In The New Paranormal, Junk Bonds Are A “Haven Asset”

“What’s even more dangerous than the actual stock market is the high yield market,” Carl Icahn (who is perhaps talking his book) recently warned, before saying he “feels sorry” for all of those throwing their money into junk bonds in a desperate search for yield. We have of course long warned that a half decade of easy money policies have had the unfortunate side effect of allowing otherwise insolvent companies (most notably energy producers) to stay afloat by keeping rates artificially low, thus creating demand for HY debt while simultaneously ensuring that borrowing costs for issuers remain (very) favorable. Indeed, HY issuance is quite clearly correlated with successive rounds of QE as the following charts show:

More specifically, UBS notes that “the picture is crystal clear: In both periods, issuance was $130bn more than average, or about 50% greater than the average amount expected, over an 11 month period. The main drivers were lower yields, sharp drops in yields (we find that the speed of yield changes plays a significant role in impacting issuance), and strong inflows.”

Over time, this has had the effect of, in Citi’s words, destroying creative destruction by creating a legion of zombie companies which have continued to produce when they likely should have been long buried, contributing to a global supply glut and ultimately, to deflation.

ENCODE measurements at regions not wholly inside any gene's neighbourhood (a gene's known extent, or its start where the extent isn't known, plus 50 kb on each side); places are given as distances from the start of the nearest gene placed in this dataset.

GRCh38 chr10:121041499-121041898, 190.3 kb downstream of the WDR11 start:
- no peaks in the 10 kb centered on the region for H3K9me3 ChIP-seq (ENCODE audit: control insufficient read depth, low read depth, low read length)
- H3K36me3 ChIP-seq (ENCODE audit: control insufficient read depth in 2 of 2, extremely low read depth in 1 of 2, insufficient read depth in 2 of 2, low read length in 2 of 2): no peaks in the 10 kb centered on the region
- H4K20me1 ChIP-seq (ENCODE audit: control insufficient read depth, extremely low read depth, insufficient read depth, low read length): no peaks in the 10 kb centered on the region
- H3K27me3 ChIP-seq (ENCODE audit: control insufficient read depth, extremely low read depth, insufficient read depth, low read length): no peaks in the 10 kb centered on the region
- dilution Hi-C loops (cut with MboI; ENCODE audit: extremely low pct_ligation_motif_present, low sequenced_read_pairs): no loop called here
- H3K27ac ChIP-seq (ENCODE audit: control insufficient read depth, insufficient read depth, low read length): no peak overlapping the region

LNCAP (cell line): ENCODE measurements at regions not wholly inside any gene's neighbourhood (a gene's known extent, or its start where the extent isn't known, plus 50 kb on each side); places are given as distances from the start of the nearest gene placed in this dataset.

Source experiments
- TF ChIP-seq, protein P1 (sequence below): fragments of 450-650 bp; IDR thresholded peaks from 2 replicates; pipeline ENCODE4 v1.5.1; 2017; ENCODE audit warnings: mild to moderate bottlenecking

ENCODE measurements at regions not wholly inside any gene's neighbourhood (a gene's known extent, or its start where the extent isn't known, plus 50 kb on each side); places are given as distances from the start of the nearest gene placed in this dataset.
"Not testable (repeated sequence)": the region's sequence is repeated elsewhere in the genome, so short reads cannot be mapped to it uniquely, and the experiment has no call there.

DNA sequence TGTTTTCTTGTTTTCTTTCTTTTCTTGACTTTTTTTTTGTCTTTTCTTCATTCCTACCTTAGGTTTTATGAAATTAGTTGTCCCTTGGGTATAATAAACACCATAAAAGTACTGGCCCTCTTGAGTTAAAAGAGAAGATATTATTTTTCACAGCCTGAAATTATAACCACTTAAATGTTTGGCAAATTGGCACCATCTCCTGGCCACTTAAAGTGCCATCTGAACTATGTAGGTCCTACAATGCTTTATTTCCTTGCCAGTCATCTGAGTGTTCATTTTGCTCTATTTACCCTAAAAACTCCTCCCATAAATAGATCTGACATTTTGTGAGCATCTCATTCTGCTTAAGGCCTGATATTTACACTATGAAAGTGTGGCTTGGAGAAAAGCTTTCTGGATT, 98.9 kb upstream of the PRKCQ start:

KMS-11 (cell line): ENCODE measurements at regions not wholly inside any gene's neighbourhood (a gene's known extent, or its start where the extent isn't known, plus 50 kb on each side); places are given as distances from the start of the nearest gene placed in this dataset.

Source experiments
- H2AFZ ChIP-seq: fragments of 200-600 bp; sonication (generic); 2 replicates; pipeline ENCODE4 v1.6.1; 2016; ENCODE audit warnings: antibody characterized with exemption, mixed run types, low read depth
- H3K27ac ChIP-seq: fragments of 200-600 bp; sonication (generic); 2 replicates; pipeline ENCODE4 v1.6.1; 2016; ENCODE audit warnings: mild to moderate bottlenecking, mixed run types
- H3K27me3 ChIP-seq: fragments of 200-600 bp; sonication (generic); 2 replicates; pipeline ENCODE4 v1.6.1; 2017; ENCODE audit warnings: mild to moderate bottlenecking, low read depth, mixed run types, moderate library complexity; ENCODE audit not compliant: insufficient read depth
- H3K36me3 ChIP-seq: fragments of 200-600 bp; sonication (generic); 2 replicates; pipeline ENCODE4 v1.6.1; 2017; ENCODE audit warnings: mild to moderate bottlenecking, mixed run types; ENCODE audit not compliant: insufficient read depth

Unfortunately, this dynamic will persist as long as the Fed keeps rates suppressed, as investors have virtually no alternative but to look for yield wherever they can find it, especially when many risk-free assets have a negative carry. It’s no surprise then that Bloomberg is out calling junk bonds “the new haven asset”:

The new fixed-income haven is, of all things, the market for junk bonds.

With government bonds in Germany to Japan yielding less than nothing, money is pouring into exchange-traded funds that buy speculative-grade debt, traditionally the riskiest of fixed-income assets.

The pace is staggering. So far this year, about $9 billion has flowed into the funds globally, a significant chunk for the $44.4 billion market in junk-debt ETFs.

In the land of negative yields, even the most conservative firms such as Zurich Insurance Group AG and Assicurazioni Generali SpA, the biggest Swiss and Italian insurers, are planning to invest in sub-investment grade debt for the first time. One of the bond market’s brightest luminaries, Jeffrey Gundlach, says you’re better off in junk because the only money to be made on German bunds is from betting against them.

While last week’s sudden selloff in euro sovereign debt gives investors all the more reason to crowd into high-yield assets, the lingering concern is that buyers are exposing themselves to even greater losses. And with the European Central Bank’s bond purchases still keeping government yields close to historic lows, many bond investors have few other options.

“Investors are being forced by the central bank to assume more risk,” Jens Vanbrabant, a money manager at ECM Asset Management, which oversees $6.5 billion, said from London. “They’re trying to adapt their investment parameters to the new situation of zero or negative yields.”

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Author: Travis Esquivel

Travis Esquivel is an engineer, passionate soccer player and full-time dad. He enjoys writing about innovation and technology from time to time.

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